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Triple H: United Kingdom 'will get a WWE pay-per-view event'

Top-level WWE executive encourages British fans to "aim high" amid hopes of a Wembley WrestleMania

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WWE recently staged a huge Box Office event in Saudi Arabia, the Greatest Royal Rumble

Triple H says it is a matter of "when rather than if" the United Kingdom will stage a WWE pay-per-view event.

The company made a rare venture outside of their traditional North American market for a major show, in Saudi Arabia, last Friday.

They follow that up with Backlash, live on Sky Sports Box Office on Sunday night, before heading across the Atlantic for one of their two annual British tours.

The presence of the WWE in the UK always reignites the conversation about the possibility of a major event in that region, and Triple H - real name Paul Levesque - is positive that is something which will happen very soon.

Wembley Stadium hosted SummerSlam 1992 and it's still considered one of the WWE's greatest events
Image: Wembley Stadium hosted SummerSlam 1992 and it is still considered one of the WWE's greatest events

"It (the event in Saudi Arabia) was an open opportunity for all of the markets outside of the United States," he said. "Obviously the time frame of when we run things in the US doesn't work for a lot of markets and this gives us a chance to look at things in their time frames.

"That's especially the case in the UK, where the desire is very high. We've attempted things there in the past and as technology improves and we can get things down to doing them in a reasonable manner and at a reasonable cost, is really what it's all about.

"Can we get there (to WrestleMania)? Sure, maybe over time. We would take steps in that direction and those steps are probably other pay-per-views."
Triple H

"It's definitely something we're looking towards but when people say 'just do it' - we do 560 live events a year, we do an average of 9-10 live events a week and they're planned out a year, sometimes longer, in advance.

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"One change dramatically affects the entire puzzle so it's a process we're going through. But we will get there. For everybody that's waiting it seems to be forever but we will get there, I promise."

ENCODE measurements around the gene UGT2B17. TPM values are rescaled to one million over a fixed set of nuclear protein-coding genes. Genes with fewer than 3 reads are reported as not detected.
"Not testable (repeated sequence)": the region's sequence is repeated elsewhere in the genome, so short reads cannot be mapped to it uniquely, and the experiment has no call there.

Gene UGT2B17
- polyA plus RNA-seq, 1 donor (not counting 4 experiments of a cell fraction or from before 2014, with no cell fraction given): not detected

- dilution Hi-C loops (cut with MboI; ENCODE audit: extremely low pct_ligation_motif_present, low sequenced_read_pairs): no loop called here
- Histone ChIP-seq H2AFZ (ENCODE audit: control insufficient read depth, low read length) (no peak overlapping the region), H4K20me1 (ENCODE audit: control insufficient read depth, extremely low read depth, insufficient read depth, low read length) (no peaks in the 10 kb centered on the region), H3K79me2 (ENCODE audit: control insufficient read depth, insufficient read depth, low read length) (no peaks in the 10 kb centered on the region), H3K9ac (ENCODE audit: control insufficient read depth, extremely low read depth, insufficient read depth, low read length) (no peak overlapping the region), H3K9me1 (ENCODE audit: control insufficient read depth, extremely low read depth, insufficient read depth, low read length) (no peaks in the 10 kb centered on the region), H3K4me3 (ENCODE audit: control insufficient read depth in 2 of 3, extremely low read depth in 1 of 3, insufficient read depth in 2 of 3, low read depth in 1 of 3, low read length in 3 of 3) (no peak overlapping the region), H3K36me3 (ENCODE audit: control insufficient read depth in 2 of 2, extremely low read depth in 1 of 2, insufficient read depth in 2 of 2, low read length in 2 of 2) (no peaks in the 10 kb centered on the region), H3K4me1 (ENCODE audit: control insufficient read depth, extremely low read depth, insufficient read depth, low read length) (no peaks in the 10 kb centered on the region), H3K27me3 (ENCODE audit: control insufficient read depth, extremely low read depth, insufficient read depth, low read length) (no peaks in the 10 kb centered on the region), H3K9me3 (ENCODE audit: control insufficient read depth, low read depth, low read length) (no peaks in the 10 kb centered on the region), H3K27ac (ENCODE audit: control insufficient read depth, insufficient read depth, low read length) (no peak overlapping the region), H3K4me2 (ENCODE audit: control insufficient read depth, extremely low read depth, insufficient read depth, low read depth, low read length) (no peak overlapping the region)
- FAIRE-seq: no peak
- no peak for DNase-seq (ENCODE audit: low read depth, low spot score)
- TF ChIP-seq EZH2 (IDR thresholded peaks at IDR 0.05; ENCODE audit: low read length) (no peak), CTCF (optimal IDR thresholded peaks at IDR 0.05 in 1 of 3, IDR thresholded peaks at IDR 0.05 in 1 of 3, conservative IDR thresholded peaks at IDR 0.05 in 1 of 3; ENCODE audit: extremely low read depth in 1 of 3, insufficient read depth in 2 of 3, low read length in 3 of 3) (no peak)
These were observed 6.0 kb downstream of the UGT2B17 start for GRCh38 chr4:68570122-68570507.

The time difference has long been cited as a stumbling block to a British pay-per-view; America is five hours behind the UK, meaning a lunchtime start to a major event for what is the vast majority of the WWE audience.

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There is also the added element of running events during NFL season, something which would be a substantial risk, but Levesque is confident any issues can be ironed out.

"There are a lot of aspects to it," he said. "It's about getting the right people in the right places to be able to put on a strong event with a good calibre and for it to be meaningful to the rest of the globe.

"To be able to do it in a cost-effective way in a business sense, having the infrastructure to do it internationally, these are all factors which come into consideration.

"There are a lot of balls in the air and it's just a matter of organising them. You're trying to do all of that while running pay-per-views, live television and everything else we do.

John Cena beat Triple H in the opening match in Saudi Arabia
Image: Triple H competed at the WWE's event in Saudi Arabia on Friday night, losing to John Cena

"It's not a matter of if we can overcome those obstacles but when we can, and getting them all lined up."

A conversation with Triple H and British wrestling usually comes back to WWE's visit in November, and the moment he found himself stood in the Wembley Arena ring as an impromptu Shield member as the crowd began to chant.

At first, their words were hard to make out. But it soon became clear what they were saying: "We want Mania".

Triple H addressed the fans that night with a twinkle in his eye and the message today remains the same as it was then - aim high.

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"If you're going to set an ambition, set it high," he said. "As we always say, never say never. WrestleMania is a week-long series of events and the logistics of executing that week along with the week leading into it and the week after it are extraordinarily difficult in our own back yard.

"Doing them internationally with international crews and international support systems and everything else is a factor of difficulty way beyond what we have in the US.

"Can we get there? Sure, maybe over time. We would take steps in that direction and those steps are probably other pay-per-views.

"From my point of view I'd like to bring other meaningful events through WWE, whether that's NXT or the United Kingdom championships, taking international brands and putting them on in those markets.

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"As the world becomes smaller and more technologically advanced, it becomes easier to do these things live from different places. From my end, that's what I'm working towards."

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